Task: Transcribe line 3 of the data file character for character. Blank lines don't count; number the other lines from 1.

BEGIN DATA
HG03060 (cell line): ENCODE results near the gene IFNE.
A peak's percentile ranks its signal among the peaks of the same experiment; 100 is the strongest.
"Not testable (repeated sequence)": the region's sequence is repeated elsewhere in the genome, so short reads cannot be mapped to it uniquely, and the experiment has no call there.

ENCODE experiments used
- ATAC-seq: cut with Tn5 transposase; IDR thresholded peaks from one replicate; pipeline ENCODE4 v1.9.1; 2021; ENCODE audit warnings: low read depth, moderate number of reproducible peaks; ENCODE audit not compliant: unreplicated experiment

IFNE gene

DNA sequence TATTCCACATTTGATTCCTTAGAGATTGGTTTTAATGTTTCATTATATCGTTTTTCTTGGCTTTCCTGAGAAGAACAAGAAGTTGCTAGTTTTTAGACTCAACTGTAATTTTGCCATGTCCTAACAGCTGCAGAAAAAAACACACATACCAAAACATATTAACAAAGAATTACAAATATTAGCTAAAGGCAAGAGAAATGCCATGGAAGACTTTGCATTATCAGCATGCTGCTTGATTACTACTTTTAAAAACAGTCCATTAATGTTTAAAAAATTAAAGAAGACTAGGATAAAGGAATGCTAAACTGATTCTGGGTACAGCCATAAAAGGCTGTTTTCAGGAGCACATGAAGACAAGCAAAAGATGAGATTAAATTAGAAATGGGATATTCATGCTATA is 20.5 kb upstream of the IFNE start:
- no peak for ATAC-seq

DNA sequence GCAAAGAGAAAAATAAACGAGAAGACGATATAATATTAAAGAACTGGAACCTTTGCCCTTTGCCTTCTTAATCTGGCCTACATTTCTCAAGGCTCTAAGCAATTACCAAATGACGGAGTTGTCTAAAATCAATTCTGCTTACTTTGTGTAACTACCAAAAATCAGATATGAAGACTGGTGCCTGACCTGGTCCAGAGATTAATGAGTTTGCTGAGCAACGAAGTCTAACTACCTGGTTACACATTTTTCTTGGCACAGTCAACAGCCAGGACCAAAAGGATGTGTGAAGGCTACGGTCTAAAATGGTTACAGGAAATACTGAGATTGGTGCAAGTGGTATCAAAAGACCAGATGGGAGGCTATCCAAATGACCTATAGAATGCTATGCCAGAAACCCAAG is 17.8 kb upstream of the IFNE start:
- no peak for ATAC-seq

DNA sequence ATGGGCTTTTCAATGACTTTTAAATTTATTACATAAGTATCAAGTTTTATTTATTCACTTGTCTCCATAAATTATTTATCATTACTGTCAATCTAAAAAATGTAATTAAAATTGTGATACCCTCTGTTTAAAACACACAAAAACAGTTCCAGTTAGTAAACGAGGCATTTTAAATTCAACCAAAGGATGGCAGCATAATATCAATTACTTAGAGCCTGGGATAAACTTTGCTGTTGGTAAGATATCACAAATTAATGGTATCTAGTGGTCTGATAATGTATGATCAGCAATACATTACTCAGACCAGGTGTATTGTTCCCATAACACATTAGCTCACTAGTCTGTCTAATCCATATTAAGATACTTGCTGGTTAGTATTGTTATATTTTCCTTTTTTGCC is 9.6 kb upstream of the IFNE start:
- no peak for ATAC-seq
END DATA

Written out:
"Not testable (repeated sequence)": the region's sequence is repeated elsewhere in the genome, so short reads cannot be mapped to it uniquely, and the experiment has no call there.